fb-pixel Skip to main content

OpSail is an excuse to explore the new Boston waterfront

David L. Ryan / Globe Staff/Globe Staff

There's a new neighborhood in Boston, in case you haven't heard. She doesn't have the brownstones of Back Bay, the parks and ponds of Jamaica Plain, the restaurants of the South End, the college feel of Allston, the urban flavors of Roxbury, or the pubs of Southie. But she has water, water, everywhere, a slew of new restaurants, and a new strip of green space that's going to be this summer's go-to spot.

The bustling Waterfront district is a good place to check out the tall ships.David L. Ryan/Globe Staff/Globe Staff

If you haven't checked out the Waterfront yet, consider this your introduction, a cheat sheet in no particular order of dates to mark down, highlights to visit, and restaurants and cafes to hit. Clip it. Save it.


End to end, walking the Rose Fitzgerald Kennedy Greenway should take you about 30 minutes. But what's your hurry? There's a wonderful fountain to splash in, a carousel for the kids (and the adults, too, since you're never too old to ride a carousel), benches and swatches of soft grass to sit and read, good eats galore thanks to an array of food trucks and new restaurants overlooking the water, and a whole lot more. You'd never know there's a highway right beneath your feet. Plus, if you're into biking rather than walking, just rent a bicycle from New Balance Hubway at any of the waterfront locations (we recommend bringing your own helmet) and get around as a pedaler rather than a pedestrian.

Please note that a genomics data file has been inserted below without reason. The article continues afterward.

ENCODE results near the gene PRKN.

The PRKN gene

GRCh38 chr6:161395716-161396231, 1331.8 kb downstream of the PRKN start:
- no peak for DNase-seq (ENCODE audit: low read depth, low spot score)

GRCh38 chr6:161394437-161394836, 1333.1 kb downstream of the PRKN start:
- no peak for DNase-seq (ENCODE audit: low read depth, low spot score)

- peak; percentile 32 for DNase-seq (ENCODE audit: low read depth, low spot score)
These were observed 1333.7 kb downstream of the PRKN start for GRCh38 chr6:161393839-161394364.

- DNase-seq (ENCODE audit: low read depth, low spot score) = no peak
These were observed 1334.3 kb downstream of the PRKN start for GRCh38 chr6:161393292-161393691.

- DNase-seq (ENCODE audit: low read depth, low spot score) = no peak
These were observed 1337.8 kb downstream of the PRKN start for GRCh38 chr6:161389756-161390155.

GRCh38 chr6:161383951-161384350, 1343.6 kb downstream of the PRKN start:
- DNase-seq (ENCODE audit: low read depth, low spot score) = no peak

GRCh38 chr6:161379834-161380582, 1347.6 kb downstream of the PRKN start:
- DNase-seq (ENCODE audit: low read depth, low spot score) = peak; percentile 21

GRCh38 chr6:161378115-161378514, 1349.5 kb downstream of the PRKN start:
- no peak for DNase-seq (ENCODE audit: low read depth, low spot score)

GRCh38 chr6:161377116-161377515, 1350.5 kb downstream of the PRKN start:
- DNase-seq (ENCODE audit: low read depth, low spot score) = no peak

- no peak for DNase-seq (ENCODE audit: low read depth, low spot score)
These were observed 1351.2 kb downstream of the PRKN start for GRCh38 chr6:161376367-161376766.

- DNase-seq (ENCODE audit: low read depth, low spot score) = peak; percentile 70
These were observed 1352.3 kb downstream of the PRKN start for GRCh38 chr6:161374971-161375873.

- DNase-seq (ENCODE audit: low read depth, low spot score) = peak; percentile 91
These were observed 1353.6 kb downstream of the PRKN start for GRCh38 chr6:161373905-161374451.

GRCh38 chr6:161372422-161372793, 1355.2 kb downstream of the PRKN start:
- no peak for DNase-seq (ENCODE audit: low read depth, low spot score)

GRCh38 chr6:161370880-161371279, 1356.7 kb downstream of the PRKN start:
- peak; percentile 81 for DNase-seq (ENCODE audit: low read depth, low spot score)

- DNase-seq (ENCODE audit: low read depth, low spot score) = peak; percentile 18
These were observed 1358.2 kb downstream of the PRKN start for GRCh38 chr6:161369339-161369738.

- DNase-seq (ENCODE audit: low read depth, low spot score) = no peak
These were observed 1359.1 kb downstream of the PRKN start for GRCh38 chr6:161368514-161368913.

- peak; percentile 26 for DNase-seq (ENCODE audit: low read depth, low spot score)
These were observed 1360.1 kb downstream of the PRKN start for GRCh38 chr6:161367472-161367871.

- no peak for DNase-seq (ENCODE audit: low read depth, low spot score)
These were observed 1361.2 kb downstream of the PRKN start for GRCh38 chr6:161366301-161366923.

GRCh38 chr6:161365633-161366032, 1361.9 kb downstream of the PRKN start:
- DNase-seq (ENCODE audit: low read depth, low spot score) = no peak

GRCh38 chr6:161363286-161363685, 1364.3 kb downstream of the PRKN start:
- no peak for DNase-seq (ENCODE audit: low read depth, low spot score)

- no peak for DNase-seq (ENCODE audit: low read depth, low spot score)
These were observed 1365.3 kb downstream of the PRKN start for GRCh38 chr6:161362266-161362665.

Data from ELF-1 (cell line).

At the no-longer new Institute of Contemporary Art , all summer long there will be a buffet of talks, courses, exhibits, and sounds. A few to remember include Talking Taste on Friday, July 13, with Ken Oringer and Jamie Bissonnette, Harborwalk Sounds with the Hamish Napier Band on Thursday, Aug. 2, and the Summer Teen Night on Wednesday, Aug. 8. Go to www.icaboston.org/calendar for more details. There might not be a better place to wind down the summer than on Saturday, Aug. 25, from 10 a.m. to 4 p.m., at the ICA, where you can celebrate the sea with family games, sketchbooks for drawing, and strolls along the harborway.


For a city where public open-air markets used to be few and far between, now there are too many to keep track of. This summer be sure and check out the Boston Public Market in Dewey Square Park on Tuesdays and Thursdays (that's at Congress and Summer streets near Atlantic Avenue) and the Greenway Open Market on Saturdays, where you'll find arts and crafts and more.